This section is from the book "Dental Medicine. A Manual Of Dental Materia Medica And Therapeutics", by Ferdinand J. S. Gorgas. Also available from Amazon: Dental Medicine.
Papain is a ferment obtained from the Carica papaya, from which exudes, on incision, a white, slightly astringent and milky juice, which contains the papain. It has the taste of pepsin and is soluble in water and glycerol.
Papain is a digestive ferment like pepsin, its active digestive power causing the solution of albuminous substances. Catillon denies that it is a true ferment, with power to convert albuminoids into peptones; hence it cannot be substituted for pepsin in affections of the stomach; it is active in an acid, neutral or faintly alkaline solution.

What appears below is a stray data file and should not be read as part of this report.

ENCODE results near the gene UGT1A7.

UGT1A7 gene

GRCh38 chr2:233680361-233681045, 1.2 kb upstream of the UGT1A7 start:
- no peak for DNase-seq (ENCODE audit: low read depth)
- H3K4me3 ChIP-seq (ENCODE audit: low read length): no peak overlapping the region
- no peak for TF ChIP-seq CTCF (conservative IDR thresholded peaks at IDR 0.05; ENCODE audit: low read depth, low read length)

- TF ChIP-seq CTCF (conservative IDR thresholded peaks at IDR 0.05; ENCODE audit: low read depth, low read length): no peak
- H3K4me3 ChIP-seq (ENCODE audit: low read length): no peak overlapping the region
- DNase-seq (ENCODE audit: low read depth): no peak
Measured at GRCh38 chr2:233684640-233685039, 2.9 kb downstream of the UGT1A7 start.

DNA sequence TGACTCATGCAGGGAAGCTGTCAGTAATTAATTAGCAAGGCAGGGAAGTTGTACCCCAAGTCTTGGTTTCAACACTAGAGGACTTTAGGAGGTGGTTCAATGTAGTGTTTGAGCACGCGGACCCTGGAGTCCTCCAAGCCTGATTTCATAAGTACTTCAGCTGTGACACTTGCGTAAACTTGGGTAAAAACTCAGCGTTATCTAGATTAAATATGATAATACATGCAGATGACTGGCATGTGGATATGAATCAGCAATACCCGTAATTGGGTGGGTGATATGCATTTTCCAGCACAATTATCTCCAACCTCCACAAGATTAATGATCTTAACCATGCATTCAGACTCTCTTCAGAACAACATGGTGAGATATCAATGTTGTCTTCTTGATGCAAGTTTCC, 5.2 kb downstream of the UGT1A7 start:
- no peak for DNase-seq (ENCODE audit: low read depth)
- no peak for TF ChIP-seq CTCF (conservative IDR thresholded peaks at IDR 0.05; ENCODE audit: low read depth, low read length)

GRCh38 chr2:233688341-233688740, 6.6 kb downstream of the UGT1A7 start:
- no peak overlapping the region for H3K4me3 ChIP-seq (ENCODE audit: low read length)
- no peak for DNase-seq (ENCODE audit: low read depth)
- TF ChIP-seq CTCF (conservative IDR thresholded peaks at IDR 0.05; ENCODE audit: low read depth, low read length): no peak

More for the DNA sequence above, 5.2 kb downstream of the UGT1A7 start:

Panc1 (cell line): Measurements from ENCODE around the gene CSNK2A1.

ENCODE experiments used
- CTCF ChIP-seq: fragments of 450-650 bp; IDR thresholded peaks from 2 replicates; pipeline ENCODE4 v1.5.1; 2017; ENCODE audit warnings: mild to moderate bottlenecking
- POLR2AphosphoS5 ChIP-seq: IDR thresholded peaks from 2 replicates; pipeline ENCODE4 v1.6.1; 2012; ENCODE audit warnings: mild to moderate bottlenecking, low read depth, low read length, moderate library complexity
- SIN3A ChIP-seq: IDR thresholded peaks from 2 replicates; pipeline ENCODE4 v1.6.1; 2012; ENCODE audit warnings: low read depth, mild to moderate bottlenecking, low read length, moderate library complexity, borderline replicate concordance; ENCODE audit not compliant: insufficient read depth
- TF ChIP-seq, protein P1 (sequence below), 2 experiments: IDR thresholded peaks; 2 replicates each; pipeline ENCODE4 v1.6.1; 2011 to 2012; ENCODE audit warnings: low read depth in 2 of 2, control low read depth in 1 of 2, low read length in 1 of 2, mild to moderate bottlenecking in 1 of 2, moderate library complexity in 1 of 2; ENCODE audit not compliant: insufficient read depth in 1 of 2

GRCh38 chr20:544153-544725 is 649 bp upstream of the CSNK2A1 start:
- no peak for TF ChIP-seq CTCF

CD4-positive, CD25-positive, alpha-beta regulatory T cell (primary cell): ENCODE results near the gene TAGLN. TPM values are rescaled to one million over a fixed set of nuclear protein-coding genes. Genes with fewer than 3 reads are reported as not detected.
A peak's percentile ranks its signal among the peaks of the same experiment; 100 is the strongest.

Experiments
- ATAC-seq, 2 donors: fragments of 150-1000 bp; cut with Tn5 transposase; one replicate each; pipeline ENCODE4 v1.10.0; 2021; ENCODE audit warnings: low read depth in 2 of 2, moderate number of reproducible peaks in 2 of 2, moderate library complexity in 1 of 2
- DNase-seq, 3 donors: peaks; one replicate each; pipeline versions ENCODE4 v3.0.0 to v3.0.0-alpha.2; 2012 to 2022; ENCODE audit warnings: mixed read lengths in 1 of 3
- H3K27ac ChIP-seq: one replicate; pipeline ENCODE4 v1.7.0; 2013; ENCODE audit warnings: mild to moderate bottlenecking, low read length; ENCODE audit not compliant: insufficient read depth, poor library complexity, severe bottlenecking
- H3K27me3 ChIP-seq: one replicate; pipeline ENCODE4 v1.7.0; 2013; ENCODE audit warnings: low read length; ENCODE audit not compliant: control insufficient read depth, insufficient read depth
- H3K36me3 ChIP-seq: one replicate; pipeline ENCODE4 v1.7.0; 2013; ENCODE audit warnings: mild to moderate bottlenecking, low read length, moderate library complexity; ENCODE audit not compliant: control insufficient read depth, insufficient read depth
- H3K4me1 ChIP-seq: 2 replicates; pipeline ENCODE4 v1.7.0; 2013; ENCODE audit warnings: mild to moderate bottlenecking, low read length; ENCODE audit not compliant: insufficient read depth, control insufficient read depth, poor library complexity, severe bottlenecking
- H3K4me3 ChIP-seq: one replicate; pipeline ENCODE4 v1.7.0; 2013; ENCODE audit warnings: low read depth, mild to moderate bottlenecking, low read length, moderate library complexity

It is an active solvent of false membranes, intestinal worms, ascarides and taenias, hence it is employed in diphtheria, ascarides, vermiculares, tapeworm. Locally, like pepsin, it is employed in the form of injections made with a hypodermic syringe, in the treatment of fatty tumors and other benign growths, and to retard the growth of cancerous and other malignant tumors, the solution being injected well into the substance of the tumor.
Papain is employed in the treatment of ulcers and tumors of the mouth, both benign and malignant, the solution being injected into the substance of the growth by means of a hypodermic syringe; it has also been used to digest portions of a pulp, requiring from 24 to 72 hours, the cavity well secured. Dr. Harlan states that if one gram of papain is made into a thick paste with glycerol and a drop of hydrochloric acid solution (1-300), is added, it always acts well in pulp-digestion, prior to the removal from the roots of teeth of dead pulp-tissue.